The following is a guest contribution from Paul Blumer.
Back when coronavirus meant nothing more than someone’s bad mistake at a frat party, I was suffering from pneumonia of the psyche.
My spirit was drowning in a job that no longer suited me, and I was putting in 10-hour shifts on my feet doing something I no longer loved.
Once upon a time, craft bartending saved me and reintroduced me to myself—but that was long ago, before I was 30.
I tried being a teacher, but got fired for having a beer at a restaurant on a half day for staff only.
(For real. At a burger joint. No students around.)
…But that’s a tale for a different day.
This is a story about how I became a freelance writer and signed two big retainer clients within my first month.
Bartending had become just a strenuous job—the passion was gone—and my new boss and I struggled to find chemistry.
Plus, I was approaching 33 and feeling the pull of my next life.
It was time to put up or shut up.
Freelance writing was going to be my ticket to autonomy.
Ever since finding my grandma’s old typewriter, I’ve been a writer. Everything else is always just a gig.
But novels don’t pay the bills, and I desperately needed to get away from bartending.
Freelance writing was my answer…but I had no idea what that meant. Not yet…
Late that summer, I took a sabbatical to visit Iceland with friends—and through a lysergic revelation while hiking in the highlands, I realized I had to quit my job or I’d never have enough motivation to switch gears on my life.
So I took the first steps on my journey into copywriting and brand narrative—and quit my job to light a fire under my own ass.
And a good thing I did…because just a few months later a pandemic swallowed up my old job anyway.
Freelance writing and cold emailing are the only reason I’m still working.
Why I almost quit the quest to start freelance writing—and what rescued me
Before resigning my bar manager position I spent hours reading about digital marketing and freelance writing—bidding on shitty projects at insulting rates…
(Not to name names, but let’s just say it starts with F and ends in -iverr.)
Was this the game? Despair filled my horizon.
I knew I was worth at least $0.25 per word…because I’ve freelanced for local rags enough to know better.
I have a master’s degree in writing, damnit!
At those chump rates, I’d be working 60 hours a week just to make ends meet.
…Nevermind any hopes of knee-tackling my student debt.
Plus I’d be spending more time bidding on projects than actually writing.
I almost quit and became a working stiff. I’ll never tell where.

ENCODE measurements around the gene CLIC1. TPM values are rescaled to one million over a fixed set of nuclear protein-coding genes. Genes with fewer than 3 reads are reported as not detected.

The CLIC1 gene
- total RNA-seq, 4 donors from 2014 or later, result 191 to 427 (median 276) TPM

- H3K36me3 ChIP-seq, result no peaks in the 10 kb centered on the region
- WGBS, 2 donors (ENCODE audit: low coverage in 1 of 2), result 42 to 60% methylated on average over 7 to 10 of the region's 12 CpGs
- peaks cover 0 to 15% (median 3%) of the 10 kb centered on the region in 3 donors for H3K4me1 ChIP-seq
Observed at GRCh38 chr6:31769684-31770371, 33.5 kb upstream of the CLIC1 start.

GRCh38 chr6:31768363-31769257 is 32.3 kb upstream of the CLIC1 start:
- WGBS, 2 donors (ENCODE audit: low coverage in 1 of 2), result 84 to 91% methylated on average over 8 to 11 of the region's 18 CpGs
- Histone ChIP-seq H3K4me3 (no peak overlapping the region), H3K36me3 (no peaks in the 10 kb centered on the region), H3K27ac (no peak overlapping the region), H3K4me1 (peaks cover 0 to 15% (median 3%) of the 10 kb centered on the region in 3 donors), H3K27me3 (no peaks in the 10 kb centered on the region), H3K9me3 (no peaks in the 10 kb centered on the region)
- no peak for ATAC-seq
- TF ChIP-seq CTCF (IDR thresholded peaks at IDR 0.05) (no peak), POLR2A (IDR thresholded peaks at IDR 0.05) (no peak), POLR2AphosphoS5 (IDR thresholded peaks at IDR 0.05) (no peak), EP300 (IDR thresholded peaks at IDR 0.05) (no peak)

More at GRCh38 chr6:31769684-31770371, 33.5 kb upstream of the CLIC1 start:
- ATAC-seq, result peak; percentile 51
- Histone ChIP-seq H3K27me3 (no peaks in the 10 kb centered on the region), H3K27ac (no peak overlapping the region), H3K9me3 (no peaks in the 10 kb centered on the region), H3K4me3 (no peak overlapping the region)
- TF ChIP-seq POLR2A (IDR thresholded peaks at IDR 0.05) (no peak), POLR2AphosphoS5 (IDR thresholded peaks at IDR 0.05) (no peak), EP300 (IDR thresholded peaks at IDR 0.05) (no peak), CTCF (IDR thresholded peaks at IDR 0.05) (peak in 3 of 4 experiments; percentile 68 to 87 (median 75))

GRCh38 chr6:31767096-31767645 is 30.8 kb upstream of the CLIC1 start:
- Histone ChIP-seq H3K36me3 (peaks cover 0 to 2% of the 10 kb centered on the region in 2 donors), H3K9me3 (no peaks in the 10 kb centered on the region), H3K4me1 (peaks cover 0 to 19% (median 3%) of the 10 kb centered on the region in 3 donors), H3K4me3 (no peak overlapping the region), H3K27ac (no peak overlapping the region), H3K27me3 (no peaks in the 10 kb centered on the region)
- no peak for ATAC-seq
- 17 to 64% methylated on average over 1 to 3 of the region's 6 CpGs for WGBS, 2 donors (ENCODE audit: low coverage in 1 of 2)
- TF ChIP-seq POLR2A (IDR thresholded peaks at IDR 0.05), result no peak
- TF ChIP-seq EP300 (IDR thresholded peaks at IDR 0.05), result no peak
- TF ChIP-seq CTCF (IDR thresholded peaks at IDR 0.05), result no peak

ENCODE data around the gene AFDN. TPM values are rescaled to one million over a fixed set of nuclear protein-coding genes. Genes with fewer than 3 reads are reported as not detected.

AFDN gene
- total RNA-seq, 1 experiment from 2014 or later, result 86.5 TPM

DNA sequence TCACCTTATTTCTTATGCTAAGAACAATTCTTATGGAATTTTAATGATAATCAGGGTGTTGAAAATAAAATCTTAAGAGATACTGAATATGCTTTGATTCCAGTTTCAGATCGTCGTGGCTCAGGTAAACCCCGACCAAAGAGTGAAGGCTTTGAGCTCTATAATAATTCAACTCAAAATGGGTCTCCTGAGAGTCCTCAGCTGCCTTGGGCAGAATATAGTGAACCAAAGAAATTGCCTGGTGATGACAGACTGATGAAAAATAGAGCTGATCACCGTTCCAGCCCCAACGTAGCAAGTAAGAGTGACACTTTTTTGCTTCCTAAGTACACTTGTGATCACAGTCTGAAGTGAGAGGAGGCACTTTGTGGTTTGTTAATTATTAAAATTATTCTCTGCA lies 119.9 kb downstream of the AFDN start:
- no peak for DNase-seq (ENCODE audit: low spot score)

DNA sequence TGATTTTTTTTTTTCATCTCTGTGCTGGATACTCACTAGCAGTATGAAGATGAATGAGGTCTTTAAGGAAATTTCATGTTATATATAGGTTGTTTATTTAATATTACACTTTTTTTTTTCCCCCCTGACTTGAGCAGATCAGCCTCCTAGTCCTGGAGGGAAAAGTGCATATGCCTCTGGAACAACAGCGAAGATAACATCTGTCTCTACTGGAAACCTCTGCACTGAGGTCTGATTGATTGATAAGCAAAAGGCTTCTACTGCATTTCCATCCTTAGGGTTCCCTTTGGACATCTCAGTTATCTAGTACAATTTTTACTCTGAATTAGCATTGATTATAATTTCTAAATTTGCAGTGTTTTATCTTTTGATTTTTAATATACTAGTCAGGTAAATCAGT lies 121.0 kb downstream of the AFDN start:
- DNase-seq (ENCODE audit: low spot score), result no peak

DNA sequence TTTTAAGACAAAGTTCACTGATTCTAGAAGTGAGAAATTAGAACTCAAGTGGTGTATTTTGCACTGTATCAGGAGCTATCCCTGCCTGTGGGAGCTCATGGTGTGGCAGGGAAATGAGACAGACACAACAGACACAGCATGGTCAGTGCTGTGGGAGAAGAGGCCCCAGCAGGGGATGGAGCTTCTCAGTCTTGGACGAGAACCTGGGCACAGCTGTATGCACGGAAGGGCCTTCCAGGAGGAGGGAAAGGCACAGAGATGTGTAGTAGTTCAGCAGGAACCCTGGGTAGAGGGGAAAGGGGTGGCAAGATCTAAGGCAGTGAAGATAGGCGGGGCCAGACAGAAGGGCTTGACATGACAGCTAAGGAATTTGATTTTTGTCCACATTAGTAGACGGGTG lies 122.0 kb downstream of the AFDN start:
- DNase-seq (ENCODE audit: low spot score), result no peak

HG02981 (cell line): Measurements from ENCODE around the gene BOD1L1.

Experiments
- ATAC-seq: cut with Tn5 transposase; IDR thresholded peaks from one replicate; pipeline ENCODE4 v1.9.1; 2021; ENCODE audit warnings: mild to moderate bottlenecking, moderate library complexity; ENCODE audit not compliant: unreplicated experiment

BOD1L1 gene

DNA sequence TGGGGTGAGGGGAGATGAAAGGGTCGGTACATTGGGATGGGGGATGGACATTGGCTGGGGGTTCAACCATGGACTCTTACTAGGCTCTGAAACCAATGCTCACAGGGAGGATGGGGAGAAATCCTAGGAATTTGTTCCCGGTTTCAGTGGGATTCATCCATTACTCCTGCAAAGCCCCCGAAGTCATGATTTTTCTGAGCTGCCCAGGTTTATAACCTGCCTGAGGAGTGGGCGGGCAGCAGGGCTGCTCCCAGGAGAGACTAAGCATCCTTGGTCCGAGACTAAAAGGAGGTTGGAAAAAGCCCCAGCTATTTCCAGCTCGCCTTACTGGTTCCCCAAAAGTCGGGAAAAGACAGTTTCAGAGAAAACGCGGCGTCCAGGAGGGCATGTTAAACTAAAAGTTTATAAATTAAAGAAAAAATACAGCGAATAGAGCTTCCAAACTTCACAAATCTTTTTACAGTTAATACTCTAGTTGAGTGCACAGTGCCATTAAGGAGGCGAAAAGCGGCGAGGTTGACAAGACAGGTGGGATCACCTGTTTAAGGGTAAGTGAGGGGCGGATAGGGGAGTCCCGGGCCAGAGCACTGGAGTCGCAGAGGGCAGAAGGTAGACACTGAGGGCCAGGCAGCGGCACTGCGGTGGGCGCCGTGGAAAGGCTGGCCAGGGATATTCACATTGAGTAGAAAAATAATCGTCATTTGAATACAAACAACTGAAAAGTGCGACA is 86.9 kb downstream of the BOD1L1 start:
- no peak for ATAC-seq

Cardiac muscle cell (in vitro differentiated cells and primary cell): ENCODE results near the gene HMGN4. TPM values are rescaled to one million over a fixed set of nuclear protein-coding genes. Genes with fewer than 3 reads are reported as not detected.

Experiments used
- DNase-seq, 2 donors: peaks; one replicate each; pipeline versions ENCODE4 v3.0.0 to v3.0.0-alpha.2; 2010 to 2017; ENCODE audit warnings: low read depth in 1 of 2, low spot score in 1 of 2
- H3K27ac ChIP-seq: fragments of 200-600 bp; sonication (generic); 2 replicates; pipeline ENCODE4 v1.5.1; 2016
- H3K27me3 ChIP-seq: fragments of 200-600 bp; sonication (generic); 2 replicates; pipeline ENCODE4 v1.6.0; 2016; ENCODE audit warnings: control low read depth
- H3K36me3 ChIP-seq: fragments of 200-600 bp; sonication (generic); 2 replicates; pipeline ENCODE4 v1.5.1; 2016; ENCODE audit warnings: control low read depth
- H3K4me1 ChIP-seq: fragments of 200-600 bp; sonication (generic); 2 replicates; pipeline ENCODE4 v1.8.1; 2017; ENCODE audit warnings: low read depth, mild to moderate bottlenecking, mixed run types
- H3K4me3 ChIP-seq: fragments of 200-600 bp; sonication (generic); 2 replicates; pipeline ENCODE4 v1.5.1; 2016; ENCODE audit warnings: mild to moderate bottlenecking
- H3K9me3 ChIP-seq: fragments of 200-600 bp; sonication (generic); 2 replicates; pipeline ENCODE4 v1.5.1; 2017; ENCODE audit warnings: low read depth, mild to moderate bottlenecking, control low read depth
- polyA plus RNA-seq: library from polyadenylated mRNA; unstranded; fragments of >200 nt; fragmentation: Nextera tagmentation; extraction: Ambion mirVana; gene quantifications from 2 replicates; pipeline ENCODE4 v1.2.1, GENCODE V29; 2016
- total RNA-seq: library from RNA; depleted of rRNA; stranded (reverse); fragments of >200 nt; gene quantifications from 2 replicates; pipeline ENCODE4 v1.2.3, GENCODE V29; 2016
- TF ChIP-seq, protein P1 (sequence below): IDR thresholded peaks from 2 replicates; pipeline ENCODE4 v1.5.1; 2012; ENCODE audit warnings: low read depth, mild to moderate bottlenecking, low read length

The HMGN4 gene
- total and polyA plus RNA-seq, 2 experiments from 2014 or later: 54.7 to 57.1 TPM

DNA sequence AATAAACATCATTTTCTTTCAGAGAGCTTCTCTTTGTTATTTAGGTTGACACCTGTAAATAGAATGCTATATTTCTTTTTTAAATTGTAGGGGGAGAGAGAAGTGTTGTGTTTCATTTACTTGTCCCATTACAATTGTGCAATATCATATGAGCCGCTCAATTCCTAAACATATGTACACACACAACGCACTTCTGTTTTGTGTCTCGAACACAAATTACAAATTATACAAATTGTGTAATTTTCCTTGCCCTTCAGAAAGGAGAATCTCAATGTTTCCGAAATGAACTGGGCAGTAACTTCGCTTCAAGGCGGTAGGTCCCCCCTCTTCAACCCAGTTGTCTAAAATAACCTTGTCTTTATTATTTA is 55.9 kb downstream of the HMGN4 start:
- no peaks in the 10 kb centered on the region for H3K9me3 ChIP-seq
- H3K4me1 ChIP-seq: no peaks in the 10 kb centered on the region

What a fitting way to round 33… nailing myself to the cross of my bygone dreams.
But just in the nick of time, I stumbled upon a warren of personality-driven copywriting… centered around value-based business ownership… championing voice and storytelling and…
“Good god, they’re charging freelance writing clients WHAT!?”
I wanted that. I wanted that yesterday.
So I decided to take a free overview course about setting up shop, building my brand and SEO, client outreach and management – how to set up my freelance writing business.
Much of the writing stuff I learned, I already knew—what really caught my eye was the cold-emailing method. I wanted more.
Through that free course, I came across the Killer Cold Emailing program — and what it offered seemed too good to be true for the price.
But I tried it anyway and gobbled it up in a week.
My maddening realization about cold emailing as a freelance writer
I realized I’d been approaching everything wrong—not just the warm-emailing I’d begun with people I know who own businesses—but everything.
My whole life.
Pitching literary agents, applying for jobs, contacting editors about freelance articles…everything.
Laughing at myself—because the other option is crying over spilt milk—I set about cleaning up the mess.
I immediately recommended the Killer Cold Emailing program to several friends who often pitch projects, to family members who were dissatisfied with their role at work, and to anyone who dealt in ideas and business communication.
And I set to work applying what I’d learned and building my writing business, Quillpower.
Because of the process and cold emailing strategy I learned inside Killer Cold Emailing, I signed two dream clients within 4 weeks of cold emailing — each on a $500/month retainer!
Let’s cover exactly what I did to make $1,000 freelance writing, and I’ll share advice and tips for you along the way.
How I Made $1,000 Freelance Writing in Just 4 Weeks
1. Picked a niche.
I didn’t pick a specific niche at first.
…Sure enough, I wound up with a spread of prospective clients who were not worth my time.
Because of my lack of a niche marketing strategy, I had wasted hours cold emailing and creating proposals for the wrong people.
My business model was out of focus.
Problem was, I didn’t want to confine myself to one industry—part of why I write is to explore diverse perspectives and points of view.
I revisited the Killer Cold Emailing course to revise my strategy.
Now, I’m a customer’s journey copywriter focusing on funnel automations. That means I have my process and brand—but I can still pick my clients.
You’ll want to pick a clear freelance writing niche too if you’re looking to build a freelance writing income quickly.
2. Built a list of businesses I wanted to work with.